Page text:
Trafika Europe 1 - Northern Idyll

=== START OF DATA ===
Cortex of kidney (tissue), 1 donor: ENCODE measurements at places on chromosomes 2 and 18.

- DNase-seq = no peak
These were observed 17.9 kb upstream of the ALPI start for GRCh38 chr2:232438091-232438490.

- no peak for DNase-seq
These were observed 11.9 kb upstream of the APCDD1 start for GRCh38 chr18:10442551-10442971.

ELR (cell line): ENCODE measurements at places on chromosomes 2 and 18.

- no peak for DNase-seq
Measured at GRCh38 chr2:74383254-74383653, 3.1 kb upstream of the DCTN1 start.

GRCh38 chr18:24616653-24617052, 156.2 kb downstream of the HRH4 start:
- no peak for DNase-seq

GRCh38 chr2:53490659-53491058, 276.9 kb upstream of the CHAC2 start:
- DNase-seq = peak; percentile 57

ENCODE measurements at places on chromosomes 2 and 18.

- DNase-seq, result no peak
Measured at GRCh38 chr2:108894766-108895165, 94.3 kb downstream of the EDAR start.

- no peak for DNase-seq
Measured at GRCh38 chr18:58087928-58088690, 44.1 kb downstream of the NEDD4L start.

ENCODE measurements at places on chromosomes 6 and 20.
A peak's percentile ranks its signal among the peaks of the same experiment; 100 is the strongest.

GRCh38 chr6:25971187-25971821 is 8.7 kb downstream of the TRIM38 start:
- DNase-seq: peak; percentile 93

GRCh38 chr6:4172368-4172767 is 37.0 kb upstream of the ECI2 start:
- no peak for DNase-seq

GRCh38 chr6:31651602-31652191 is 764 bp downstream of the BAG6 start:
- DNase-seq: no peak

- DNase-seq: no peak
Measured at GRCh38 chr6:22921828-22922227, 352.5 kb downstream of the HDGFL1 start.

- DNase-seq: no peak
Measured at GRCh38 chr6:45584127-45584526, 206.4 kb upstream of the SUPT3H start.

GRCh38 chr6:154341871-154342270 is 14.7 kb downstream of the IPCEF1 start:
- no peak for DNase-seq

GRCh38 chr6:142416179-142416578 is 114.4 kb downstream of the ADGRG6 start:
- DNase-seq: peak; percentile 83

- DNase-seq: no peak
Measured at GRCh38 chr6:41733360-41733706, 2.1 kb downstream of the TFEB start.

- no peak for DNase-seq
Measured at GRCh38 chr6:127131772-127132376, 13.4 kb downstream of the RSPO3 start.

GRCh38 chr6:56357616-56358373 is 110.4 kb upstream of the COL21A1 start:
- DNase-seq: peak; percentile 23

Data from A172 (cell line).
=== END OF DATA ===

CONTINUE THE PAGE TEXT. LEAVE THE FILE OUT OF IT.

He has also roped up the new well cover, which took him several hours. And he has to gather the new roof gutters strewn all over the ground and place heavy rocks on top of them before he is able to crawl home again, by which time he is so drenched and his face so contorted that Ingrid can hardly recognise him. She doesn’t like these storms, the creaking in the house and the trumpet blasts from the pipes, the whole universe in turmoil, the wind which tears the breath out of her lungs when she is in the barn with her mother, which drives the moisture from her eyes and sweeps her into walls and bowed trees, forcing the entire family to camp down in the kitchen and living room, where even there they don’t get a wink of sleep. Even Martin sits still when the Winter Storm ravages his island, with a cap on his head and his great hands resting like empty, immovable shells on his knees. Except when he is holding Ingrid, who shuttles between him and the table and the oven and the larder, and sits on the peat holder, dangling her feet, after which she goes back to Grandad and plays with his hands as if they were teddy bears. The adults are stony-faced. They whisper and scowl and make attempts to laugh but see through their own play- acting and turn serious again, true enough the buildings on Barrøy had withstood everything so far, but that is no more than proof of the past: once there was a house in Karvika, there isn’t any longer.


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